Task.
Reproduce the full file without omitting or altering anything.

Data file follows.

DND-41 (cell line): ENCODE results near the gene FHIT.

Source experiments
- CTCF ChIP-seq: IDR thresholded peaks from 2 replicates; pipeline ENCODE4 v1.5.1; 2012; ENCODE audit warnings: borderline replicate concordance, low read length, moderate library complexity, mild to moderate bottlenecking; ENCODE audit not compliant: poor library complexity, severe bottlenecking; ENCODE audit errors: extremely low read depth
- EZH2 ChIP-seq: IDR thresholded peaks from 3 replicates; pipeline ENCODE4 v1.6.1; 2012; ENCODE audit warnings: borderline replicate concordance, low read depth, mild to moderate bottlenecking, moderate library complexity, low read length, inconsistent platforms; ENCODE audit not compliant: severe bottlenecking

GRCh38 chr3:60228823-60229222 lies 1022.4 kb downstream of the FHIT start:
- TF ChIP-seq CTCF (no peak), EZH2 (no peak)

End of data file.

DND-41 (cell line): ENCODE results near the gene FHIT.

Source experiments
- CTCF ChIP-seq: IDR thresholded peaks from 2 replicates; pipeline ENCODE4 v1.5.1; 2012; ENCODE audit warnings: borderline replicate concordance, low read length, moderate library complexity, mild to moderate bottlenecking; ENCODE audit not compliant: poor library complexity, severe bottlenecking; ENCODE audit errors: extremely low read depth
- EZH2 ChIP-seq: IDR thresholded peaks from 3 replicates; pipeline ENCODE4 v1.6.1; 2012; ENCODE audit warnings: borderline replicate concordance, low read depth, mild to moderate bottlenecking, moderate library complexity, low read length, inconsistent platforms; ENCODE audit not compliant: severe bottlenecking

GRCh38 chr3:60228823-60229222 lies 1022.4 kb downstream of the FHIT start:
- TF ChIP-seq CTCF (no peak), EZH2 (no peak)